VMware is putting the pieces in place to better secure digital workspaces by launching Workspace ONE Trust Network, which includes multiple IT security partners, and moving to acquire user behavioral analytics software E8, which the company plans to integrate into Workspace ONE.
VMware Workspace ONE combines desktop and application virtualization with IT management tools including VMware AirWatch and network microsegmentation to create a unified workspace accessible from any device. Renu Upadhyay, senior director of product marketing for end user computing at VMware, said the Workspace ONE Trust Network provides a set of application programming interfaces (APIs) to feed security threat alerts into Workspace ONE, which can use that intelligence to limit access to certain websites or quarantine devices infected with malware.
IT security vendors participating in the Workspace ONE Trust Network include Carbon Black, CrowdStrike, Cylance, Lookout, McAfee, Netskope and Symantec. All the data VMware collects gets fed into Workspace ONE Intelligence, a new cloud-based monitoring service integrated with the Workspace ONE platform that aggregates users, apps, networks and endpoint data. That data is then relayed into a decision engine that makes use of alerts and notifications to enable employees to address a range of remediation issues on their own, eliminating the need to generate a job ticket for the internal help desk.
VMware is clearly trying to strike a balance between providing users access to applications from anywhere and a need to lock down IT environments using a zero-trust security model, said Upadhyay. As part of that effort, VMware also announced Workspace ONE AirLift, a co-management technology for Windows 10 that promises to help organizations modernize their approach to PC lifecycle management.
VMware additionally has extended mobile workflows with the VMware Boxer secure email application and integrated Workspace ONE with Microsoft Graph APIs to provide data loss prevention (DLP) controls, as well as continuous monitoring that cuts off access instantly if risks exceed a certain threshold.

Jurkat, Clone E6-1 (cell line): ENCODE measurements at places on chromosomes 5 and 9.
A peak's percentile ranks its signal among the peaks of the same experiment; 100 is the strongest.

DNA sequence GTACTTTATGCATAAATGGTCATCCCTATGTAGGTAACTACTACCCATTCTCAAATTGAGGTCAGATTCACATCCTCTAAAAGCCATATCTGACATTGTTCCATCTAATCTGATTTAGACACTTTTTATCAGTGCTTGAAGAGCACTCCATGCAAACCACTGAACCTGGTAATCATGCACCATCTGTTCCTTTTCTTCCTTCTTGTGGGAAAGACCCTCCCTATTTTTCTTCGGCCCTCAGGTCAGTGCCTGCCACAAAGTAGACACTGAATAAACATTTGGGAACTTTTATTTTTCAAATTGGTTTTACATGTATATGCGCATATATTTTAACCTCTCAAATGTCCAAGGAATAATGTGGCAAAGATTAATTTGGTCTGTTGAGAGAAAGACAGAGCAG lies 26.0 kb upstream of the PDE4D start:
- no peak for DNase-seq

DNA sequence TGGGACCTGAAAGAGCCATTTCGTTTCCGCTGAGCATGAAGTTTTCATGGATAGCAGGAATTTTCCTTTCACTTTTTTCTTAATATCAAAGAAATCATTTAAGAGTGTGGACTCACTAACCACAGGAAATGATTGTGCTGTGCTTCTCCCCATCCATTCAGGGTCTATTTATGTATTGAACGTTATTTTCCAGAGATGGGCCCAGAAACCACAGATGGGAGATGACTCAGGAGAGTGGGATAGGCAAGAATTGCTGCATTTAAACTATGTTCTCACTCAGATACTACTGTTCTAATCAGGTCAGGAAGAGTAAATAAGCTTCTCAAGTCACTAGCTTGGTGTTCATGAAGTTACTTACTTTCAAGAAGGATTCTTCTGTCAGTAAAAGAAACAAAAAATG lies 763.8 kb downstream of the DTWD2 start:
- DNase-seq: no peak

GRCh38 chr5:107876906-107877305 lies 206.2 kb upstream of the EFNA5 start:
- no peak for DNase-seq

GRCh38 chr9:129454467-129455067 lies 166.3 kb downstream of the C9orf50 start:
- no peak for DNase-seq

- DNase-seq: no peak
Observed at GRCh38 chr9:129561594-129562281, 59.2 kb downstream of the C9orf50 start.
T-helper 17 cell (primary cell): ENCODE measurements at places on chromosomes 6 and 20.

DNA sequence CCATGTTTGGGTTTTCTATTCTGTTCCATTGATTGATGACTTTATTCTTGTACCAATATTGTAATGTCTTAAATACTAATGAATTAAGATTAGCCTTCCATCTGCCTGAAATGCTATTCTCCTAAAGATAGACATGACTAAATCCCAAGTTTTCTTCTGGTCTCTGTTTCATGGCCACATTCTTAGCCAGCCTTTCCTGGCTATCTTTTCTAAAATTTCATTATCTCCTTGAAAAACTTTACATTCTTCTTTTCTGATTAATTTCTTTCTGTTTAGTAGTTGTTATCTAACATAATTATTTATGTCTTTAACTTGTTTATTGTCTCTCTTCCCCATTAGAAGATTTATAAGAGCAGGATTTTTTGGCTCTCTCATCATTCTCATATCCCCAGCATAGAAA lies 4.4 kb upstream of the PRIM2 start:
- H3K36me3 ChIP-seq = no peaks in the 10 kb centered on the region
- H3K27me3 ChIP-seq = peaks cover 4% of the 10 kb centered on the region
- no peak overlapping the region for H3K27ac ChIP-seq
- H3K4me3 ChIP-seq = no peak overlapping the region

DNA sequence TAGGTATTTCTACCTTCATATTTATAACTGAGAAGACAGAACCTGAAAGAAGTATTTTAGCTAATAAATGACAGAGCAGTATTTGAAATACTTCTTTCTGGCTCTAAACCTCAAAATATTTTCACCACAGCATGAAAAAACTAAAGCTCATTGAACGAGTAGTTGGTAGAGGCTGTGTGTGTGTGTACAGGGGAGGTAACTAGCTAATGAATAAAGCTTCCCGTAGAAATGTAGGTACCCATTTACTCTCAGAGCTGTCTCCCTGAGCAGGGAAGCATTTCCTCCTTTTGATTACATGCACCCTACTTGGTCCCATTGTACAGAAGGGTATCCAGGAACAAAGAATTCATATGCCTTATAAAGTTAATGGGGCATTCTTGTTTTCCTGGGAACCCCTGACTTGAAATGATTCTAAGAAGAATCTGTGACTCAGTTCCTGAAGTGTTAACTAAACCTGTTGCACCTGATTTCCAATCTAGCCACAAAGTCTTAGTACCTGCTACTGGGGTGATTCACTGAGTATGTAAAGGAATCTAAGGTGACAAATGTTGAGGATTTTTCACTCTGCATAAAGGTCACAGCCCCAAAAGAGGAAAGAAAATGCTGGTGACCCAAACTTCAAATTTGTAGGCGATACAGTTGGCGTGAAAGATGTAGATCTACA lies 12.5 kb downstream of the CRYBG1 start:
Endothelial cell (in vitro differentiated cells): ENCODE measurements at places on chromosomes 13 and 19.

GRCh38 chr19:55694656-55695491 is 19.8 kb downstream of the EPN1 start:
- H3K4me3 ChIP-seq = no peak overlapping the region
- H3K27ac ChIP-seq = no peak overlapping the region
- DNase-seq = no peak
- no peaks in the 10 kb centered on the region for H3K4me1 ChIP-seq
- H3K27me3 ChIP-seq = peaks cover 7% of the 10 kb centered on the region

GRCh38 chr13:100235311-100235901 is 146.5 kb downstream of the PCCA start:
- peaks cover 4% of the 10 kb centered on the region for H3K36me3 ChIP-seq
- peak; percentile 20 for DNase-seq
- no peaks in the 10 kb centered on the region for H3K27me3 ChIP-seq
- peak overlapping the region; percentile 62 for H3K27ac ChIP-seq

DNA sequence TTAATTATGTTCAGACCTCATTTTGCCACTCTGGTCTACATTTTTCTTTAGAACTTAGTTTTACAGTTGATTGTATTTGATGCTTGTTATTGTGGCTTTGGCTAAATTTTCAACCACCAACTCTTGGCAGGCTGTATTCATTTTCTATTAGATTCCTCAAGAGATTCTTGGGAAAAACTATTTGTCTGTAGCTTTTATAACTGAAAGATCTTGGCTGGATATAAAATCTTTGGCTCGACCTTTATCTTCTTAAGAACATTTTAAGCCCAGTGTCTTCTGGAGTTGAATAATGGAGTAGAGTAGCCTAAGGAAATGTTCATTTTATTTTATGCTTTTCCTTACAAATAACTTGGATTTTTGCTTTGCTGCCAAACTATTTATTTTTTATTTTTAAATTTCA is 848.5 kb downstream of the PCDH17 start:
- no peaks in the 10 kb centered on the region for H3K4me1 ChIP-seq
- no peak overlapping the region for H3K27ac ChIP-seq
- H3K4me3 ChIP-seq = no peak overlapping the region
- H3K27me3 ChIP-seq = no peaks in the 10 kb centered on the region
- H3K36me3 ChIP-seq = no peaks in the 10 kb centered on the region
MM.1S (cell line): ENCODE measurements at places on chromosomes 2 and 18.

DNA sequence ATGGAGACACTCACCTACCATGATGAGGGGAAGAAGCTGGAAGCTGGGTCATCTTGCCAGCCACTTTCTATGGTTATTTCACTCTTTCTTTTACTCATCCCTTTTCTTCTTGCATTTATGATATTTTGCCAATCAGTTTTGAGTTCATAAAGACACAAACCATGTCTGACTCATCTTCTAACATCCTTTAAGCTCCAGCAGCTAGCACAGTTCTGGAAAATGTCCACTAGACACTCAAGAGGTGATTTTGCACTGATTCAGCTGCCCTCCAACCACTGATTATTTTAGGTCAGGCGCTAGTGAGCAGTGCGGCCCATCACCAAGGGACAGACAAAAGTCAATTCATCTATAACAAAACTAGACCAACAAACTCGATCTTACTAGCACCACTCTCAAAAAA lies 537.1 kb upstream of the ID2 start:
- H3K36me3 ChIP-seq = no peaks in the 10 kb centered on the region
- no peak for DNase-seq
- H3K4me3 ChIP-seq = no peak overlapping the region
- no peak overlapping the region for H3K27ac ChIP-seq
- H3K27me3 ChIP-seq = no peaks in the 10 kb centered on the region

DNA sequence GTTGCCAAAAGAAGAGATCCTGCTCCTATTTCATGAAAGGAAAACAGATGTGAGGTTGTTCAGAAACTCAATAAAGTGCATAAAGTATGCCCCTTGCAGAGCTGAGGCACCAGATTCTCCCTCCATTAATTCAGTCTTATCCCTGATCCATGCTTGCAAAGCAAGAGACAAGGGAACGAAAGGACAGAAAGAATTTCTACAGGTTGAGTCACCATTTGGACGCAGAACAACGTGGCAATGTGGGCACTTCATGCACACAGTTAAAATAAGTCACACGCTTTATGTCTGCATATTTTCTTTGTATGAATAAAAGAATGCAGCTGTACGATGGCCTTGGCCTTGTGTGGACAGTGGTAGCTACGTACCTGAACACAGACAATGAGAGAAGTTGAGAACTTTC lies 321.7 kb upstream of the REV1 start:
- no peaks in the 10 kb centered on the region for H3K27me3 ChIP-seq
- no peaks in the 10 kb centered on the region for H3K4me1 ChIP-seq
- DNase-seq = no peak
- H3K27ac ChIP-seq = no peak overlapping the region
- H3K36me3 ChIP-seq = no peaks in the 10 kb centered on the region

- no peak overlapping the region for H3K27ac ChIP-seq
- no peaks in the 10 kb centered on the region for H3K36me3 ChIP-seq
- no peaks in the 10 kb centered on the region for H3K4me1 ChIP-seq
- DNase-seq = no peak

Much of the cybersecurity issues that organizations wrestle with daily stem from the historically personal nature of desktop computing. Every user wanted to have administrative rights to their PC, which allowed them to install any application they wanted. Things got complicated when those same users started updating those applications without being able to check if those applications had been compromised.
Digital workspaces represent an attempt to strike a balance between the need for users to be able to set up their own desktop environment within the confines of a self-service portal managed by the IT department. That approach allows the internal IT department and the cybersecurity professionals working with them to effectively lock down the desktop without appearing overly totalitarian to the user.
Best of all, Upadhyay says, standardizing on one vendor to unify all those capabilities decreases the total cost of desktop computing considerably.
The good news is that in the wake of several years of high-profile cybersecurity breaches, many users are willing to cede more control over their desktop applications. After all, nobody really wants to be seen as the user who compromised cybersecurity if they can at all help it.